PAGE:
I realized a few weeks ago that I wasn't ready. The normal things that people think about when welcoming a baby I had all but neglected in our last three deliveries here at home. One thing loomed large to me: packing a hospital bag. I had completely forgotten about that! So used to having everything I need or want right at my finger tips in my very own home, the thought of figuring out what to pack without either going overboard or over simplifying was daunting.
So I did what one does these days and took to facebook with the question. What do you pack in a hospital bag? The responses were as varied as the respondents and it really was fun to read them all, to think about what matters most to me and would bring me the most comfort while I'm away.
I drafted my own list and gathered a few supplies. Kneeling on the floor of my room in front of the open suitcase, I got to thinking about those first moments. Those first few days. What is the most important thing that I know I'll need? The one thing that will make or break my time there, the one thing I want to be sure not to forget?
Thinking about my anxieties of this different venue for delivery, it dawned on me: The most important thing you pack for the hospital is grace. Grace for however this turns out. Grace for how you manage your labor and delivery. Grace for the people who attend you. Mostly, grace for yourself.
There's grace for epidurals and c sections and letting go of what you thought you wanted in exchange for what you need. There's grace for not feeling immediately bonded to your baby. For missing your other children. For looking down at this tiny stranger and wondering what on earth happens next.
Grace the first time you look in the mirror after having a baby. And the 100+ times after that. Grace for the tears you don't understand that just keep coming for no apparent reason. Grace for how the house is going to look post partum, how lack of sleep makes your bones ache, how love can be an exhausting exercise in giving everything you've got and getting nothing back. Grace for your husband who is doing his very best to support you even when he gets it wrong.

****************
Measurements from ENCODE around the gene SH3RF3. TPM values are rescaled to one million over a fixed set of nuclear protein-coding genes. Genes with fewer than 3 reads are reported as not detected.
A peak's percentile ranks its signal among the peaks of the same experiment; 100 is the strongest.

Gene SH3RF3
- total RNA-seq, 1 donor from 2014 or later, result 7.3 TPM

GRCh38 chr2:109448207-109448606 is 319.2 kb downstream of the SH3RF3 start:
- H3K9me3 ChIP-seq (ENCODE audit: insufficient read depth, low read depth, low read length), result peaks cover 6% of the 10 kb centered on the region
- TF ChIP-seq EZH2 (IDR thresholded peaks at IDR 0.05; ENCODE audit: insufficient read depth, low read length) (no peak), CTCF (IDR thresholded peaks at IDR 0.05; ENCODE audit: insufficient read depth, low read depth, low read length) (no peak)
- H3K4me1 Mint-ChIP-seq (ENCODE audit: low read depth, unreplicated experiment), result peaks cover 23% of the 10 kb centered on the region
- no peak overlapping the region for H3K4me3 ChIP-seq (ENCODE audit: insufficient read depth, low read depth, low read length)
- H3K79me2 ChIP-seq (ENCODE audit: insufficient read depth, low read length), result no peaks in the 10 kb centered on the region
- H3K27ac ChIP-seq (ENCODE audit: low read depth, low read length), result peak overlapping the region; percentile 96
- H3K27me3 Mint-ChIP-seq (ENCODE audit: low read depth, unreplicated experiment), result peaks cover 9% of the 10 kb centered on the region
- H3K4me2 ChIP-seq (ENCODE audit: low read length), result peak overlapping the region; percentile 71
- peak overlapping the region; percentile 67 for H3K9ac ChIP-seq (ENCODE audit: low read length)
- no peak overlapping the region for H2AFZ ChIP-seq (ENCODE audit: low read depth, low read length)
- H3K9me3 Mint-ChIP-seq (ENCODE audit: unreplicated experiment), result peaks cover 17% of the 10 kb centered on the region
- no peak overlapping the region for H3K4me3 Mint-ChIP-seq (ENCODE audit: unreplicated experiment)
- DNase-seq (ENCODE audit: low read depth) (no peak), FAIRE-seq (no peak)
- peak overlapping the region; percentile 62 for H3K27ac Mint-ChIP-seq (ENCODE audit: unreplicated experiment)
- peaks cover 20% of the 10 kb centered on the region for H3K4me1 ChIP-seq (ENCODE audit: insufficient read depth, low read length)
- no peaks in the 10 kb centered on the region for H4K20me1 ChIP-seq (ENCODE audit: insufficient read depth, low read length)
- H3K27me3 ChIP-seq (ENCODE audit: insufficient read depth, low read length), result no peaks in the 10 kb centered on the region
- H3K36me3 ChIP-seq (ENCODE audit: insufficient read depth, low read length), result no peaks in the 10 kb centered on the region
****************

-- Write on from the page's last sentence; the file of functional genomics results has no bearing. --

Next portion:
Now is the time to hold your chin up and ignore the term "supermom." Now is the time to set aside striving of any kind beyond taking care of yourself and that wonderful new person you brought into the world. There is no badge for taking the baby on his first outing at 4 days old. Or fitting in pre pregnancy jeans in those first weeks. There is no shame for accepting any and all help offered - or even asking for it. It's a grace to give others the opportunity to serve. There's grace for not wanting visitors - and if ever a time existed where saying "no" is appropriate, it is now.
If I forget chapstick or hair ties, J can run out and get them. Even if I leave my cell phone charger at home, it can be easily brought up later on. There is really nothing material that will make or break, but grace? Grace is a non negotiable.
This letting go takes courage. It takes humility. But the most important thing is grace for how it goes.
I zip up my suitcase and set it by the bedroom door, knowing I've got everything, everything that I need.
2 Corinthians 12:9
Therefore I will boast all the more gladly of my
weaknesses, so that the power of Christ may rest upon me.